It's hard to believe I've been back from my hiking trip to northern Georgia for more than two weeks. Days pass quickly when you're retired and have nothing to do. Well, that's not entirely accurate. Since the last blog post, it's actually been quite hectic. We are in the midst of planning for next summer's Messages of Hope tour. We will be departing The Villages on the 22nd of March, then heading out west, returning in late September. Stops along the way will include Tuscumbia, AL; Branson, MO; Tulsa, OK; Santa Fe and Albuquerque, NM; Tucson, Phoenix and Sedona, AZ; Zion and Bryce Canyon National Parks; Provo and Ogden, UT; Pinedale and Jackson, WY; the Wind River Range; Vail, Steamboat Springs, Golden and Aurora, CO; Lees Summit/Kansas City, MO; Black Hills, SD; Billings, Bozeman, and Kalispell, MT; Glacier National Park; Coeur d'Alene and Boise, ID; Yellowstone National Park; Estes Park, CO and Rocky Mountain National Park; Wichita, KS; Oklahoma City, OK; Little Rock, AR; Vicksburg, MS, and New Orleans, LA. Some of those stops will be for Suzanne's events, and others will be for R&R. I will update the map at right for 2016 in a couple of weeks, but it's looking like another 10,000 mile plus summer, and we're already getting itchy feet...
On the home front, I have been experimenting with some creative cuisine using one of my favorite references, The Wine Lover's Cookbook. This meal, Grilled Flank Steak with Roasted Corn-Panchetta Salsa, got a rave review from My Lovely Bride. It's nice to be able to treat her to a gourmet dinner at home. I may surprise her next week with some of my dehydrated backpacker food that I didn't use up on my trip to the Appalachian Trail. Won't she be thrilled???
We have also enjoyed the company of several friends at dinner, such as the delightful Donna and Ron Virgilio. They are seen here at one of Suzanne's events, Der Blogmeister having forgotten to alert his camera crew the night before when visiting Casa Virgilio with its spectacular view of farm fields with rolls of golden hay. Donna is an amazing cook; dinner was fabulous, but when I asked for a recipe, Donna replied, "While I occasionally use recipes, I never keep them. So I never make the same meal twice..." Well, Darn!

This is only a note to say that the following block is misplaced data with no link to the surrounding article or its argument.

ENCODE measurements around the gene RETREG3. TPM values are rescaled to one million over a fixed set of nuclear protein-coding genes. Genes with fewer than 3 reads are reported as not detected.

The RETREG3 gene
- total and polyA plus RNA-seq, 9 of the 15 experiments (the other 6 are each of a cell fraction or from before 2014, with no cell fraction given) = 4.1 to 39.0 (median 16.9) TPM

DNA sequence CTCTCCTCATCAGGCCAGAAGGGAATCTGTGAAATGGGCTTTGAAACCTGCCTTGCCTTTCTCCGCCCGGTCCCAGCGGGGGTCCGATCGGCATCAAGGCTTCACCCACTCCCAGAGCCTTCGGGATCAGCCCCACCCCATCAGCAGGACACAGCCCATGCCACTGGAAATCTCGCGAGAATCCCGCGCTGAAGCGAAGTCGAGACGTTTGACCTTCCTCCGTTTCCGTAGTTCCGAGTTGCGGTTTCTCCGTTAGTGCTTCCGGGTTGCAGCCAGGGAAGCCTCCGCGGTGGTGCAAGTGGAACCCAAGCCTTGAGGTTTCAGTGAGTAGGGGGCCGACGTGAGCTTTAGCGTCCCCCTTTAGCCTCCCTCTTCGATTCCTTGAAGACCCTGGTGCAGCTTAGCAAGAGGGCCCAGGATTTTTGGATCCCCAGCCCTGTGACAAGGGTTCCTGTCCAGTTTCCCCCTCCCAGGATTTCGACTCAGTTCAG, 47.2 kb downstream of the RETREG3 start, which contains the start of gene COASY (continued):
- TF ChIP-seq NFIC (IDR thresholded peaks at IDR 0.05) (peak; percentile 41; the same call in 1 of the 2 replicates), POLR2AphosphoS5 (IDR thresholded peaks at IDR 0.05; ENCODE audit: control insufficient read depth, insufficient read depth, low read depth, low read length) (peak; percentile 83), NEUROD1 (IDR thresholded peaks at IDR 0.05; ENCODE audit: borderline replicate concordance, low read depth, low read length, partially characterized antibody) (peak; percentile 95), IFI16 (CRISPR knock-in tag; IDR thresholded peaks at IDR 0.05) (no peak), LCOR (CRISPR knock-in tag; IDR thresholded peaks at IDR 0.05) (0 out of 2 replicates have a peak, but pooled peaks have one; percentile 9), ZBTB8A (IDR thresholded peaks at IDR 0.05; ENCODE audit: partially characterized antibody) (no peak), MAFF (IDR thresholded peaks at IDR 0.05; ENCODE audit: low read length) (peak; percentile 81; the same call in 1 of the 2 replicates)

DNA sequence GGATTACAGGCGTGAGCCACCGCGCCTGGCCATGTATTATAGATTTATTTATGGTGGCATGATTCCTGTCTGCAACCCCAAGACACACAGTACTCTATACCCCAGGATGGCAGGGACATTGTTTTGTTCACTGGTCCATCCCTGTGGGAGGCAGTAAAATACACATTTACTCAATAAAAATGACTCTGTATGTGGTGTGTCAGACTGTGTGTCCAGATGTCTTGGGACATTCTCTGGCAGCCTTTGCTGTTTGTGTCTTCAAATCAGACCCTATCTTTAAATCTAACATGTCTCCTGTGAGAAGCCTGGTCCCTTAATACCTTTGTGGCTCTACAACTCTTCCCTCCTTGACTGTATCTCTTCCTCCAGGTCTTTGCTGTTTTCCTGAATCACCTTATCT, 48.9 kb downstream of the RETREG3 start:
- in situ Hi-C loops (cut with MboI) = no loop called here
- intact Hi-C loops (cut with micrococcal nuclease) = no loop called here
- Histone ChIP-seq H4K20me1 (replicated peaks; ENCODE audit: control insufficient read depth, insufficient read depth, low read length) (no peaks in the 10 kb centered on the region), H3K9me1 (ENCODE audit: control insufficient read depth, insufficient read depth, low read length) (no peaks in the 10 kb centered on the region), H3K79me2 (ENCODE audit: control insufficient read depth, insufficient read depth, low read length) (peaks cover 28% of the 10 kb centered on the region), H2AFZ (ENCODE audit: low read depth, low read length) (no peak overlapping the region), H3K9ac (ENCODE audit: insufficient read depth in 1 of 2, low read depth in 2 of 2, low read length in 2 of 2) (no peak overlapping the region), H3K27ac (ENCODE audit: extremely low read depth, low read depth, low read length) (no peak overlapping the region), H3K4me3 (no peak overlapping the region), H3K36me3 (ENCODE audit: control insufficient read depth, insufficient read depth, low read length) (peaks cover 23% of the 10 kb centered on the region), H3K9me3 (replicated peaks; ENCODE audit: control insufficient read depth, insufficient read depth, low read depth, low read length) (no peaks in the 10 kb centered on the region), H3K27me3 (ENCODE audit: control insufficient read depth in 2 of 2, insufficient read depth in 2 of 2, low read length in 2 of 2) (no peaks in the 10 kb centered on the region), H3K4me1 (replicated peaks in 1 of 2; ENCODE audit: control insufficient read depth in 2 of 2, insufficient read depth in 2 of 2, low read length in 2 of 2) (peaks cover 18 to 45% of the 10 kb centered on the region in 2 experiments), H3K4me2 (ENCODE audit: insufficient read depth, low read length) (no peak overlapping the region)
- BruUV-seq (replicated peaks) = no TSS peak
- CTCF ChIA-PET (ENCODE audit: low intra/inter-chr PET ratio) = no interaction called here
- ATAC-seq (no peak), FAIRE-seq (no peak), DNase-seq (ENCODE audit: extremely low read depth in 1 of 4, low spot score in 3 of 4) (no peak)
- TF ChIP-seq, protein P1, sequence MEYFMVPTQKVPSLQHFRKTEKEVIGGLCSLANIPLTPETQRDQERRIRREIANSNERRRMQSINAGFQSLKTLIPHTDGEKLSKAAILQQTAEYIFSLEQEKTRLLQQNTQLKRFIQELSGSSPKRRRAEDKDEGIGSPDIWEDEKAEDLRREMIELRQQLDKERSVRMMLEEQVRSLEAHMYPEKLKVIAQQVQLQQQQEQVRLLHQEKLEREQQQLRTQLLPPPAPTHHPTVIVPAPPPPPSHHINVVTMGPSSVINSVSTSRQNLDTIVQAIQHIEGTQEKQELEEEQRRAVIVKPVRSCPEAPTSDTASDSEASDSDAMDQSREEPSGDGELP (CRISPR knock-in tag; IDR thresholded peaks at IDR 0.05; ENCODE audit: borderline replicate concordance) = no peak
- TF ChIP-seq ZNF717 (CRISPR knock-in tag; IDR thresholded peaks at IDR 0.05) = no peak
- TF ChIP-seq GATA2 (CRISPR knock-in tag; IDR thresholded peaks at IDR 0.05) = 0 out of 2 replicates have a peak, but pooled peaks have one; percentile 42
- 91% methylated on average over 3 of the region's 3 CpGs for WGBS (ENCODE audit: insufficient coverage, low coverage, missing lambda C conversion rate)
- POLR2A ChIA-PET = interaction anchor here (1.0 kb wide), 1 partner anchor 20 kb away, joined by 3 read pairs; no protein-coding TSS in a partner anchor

Suzanne recently held a Sanaya session at Unity of The Villages, and again, it was virtually an SRO event. We were surprised how many first-timers were attending; evidently the word is getting out, and it was very gratifying to see all those new faces in addition to many long-time friends.
One of the top highlights this month was a trip to Naples, FL, where Suzanne was invited to give the Sunday message and her Awakened Living 301 workshop. We were greeted warmly by Rev. Diane Clevenger, Unity of Naples' dynamic and inspirational minister. Their campus is gorgeous, with beautiful tropical landscaping (reminding us of Panama) and a serene lake.
We enjoyed a blues/pop music interlude with Gayle and Bill Hancock at Garvino's Wine Bar in The Villages to listen to Stephonie Seekell, the talented singer in the middle of the photo. Stephonie is a terrific performer, and when I made a request, her throaty voice was perfect for a magical rendition of Me and Bobby Magee. It was the best I had ever heard... if you closed your eyes, you could be back in a live Janis Joplin concert in 1969.
I was able to find a day to get out in the woods this week, but not for a normal hike. This was a Trail Maintenance Day with the Florida Trail Association, Highlanders Chapter. A dozen of us volunteers met at a trailhead in Seminole State Forest near Eustis, FL, to clear a section of the Florida Trail about two miles in length. (You can see the orange blaze at right, the standard blaze of the F.T.; the Appalachian Trail is marked with white blazes.) It had been a year since the last crew work here; the saw palmettos had grown like crazy, obscuring the trail in many places, and wind storms had knocked down 15 decent-sized trees that required chain saws and "heave-ho" manual labor to move from the treadway (footpath). We also lopped off dozens of overhanging branches.Two younger guys (like in their late 50s) also guided mowers back and forth to reduce trip hazards.
After four-plus hours of hot, sweaty labor, our crew (average age about 65) was ready for lunch. One of the team leaders had thoughtfully baked dozens of brownies and rice krispie treats, and a cooler of soft drinks and tea magically appeared from someone's trunk.
Our picnic was held next to the placid waters of Black Water Creek. It was a great place to rest and unwind at the end of the day. This area is less than 45 minutes drive from downtown Orlando, yet we had only seen two other people that day, two mountain bikers, a father and son.